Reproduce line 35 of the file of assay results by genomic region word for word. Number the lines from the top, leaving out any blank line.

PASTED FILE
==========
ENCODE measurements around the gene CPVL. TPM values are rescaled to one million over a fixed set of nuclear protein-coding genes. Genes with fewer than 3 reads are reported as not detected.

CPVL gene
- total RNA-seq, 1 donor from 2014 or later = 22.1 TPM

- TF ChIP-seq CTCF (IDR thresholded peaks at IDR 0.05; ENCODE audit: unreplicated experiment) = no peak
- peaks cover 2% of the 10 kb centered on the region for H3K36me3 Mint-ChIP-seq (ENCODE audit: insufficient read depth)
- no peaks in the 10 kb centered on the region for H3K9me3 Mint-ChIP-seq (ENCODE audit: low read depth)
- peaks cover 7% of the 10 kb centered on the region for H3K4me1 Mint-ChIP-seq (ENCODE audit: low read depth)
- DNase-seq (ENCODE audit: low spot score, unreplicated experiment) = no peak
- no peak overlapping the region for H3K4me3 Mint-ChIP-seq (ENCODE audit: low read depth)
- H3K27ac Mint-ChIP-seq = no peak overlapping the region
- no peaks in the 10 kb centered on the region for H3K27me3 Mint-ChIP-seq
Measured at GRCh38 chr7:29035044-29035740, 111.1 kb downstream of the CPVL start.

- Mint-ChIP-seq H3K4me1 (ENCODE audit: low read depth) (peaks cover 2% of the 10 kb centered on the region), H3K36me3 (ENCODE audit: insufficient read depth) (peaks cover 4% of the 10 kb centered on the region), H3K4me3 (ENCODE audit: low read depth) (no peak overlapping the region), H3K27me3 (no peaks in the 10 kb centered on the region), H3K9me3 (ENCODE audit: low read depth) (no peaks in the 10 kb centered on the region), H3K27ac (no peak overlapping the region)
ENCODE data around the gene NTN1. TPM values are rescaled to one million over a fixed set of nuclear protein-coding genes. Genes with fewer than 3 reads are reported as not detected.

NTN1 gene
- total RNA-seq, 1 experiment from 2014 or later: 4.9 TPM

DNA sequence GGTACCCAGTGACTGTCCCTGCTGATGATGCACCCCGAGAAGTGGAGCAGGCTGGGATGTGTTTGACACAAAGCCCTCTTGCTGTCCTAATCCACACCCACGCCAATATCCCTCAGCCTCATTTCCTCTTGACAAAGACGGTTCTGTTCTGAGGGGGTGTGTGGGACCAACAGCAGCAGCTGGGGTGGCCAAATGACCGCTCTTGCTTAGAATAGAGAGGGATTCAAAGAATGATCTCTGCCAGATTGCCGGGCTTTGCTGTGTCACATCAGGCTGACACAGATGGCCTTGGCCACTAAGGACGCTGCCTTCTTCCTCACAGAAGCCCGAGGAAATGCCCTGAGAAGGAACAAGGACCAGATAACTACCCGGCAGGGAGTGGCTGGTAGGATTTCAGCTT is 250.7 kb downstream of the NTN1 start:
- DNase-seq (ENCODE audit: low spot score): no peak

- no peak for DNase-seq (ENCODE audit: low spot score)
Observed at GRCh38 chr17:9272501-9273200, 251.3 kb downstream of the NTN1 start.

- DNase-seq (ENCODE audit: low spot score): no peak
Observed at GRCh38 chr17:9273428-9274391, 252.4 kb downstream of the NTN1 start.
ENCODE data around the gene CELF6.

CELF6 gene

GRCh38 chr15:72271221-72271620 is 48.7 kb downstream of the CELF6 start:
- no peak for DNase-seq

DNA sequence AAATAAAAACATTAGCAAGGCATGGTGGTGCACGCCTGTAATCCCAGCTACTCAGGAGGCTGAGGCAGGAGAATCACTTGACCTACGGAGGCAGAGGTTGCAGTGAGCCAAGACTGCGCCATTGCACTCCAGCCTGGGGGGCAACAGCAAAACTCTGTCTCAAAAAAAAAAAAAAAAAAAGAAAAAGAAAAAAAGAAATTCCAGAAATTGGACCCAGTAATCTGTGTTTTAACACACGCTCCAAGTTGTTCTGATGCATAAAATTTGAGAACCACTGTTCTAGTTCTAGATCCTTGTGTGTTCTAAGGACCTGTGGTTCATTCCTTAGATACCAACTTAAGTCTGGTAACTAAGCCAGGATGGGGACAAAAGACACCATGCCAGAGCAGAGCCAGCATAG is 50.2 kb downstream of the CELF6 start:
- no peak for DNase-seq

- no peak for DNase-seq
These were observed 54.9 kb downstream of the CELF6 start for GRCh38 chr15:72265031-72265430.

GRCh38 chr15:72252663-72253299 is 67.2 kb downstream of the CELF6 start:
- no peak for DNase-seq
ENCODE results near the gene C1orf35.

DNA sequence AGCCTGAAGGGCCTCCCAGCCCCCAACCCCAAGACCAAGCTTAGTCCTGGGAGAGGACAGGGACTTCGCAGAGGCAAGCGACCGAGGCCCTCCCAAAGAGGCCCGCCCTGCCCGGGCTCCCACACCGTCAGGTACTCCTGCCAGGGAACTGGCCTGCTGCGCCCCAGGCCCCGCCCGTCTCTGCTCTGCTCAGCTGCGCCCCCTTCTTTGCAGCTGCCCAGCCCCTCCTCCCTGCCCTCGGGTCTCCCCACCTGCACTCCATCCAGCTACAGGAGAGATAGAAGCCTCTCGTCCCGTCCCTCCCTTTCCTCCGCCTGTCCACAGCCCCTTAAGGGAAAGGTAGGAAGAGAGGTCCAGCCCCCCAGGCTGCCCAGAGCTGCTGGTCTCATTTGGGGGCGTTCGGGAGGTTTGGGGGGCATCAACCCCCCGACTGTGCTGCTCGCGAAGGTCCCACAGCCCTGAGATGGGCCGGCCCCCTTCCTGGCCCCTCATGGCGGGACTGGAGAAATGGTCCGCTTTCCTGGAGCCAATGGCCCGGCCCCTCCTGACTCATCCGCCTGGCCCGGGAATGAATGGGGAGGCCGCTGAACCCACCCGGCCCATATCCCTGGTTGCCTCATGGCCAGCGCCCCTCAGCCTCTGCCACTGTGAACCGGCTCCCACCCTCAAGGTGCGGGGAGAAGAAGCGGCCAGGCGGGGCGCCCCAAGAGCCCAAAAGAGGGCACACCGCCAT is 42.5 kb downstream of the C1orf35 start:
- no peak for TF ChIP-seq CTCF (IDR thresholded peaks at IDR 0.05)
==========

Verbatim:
- no peak for TF ChIP-seq CTCF (IDR thresholded peaks at IDR 0.05)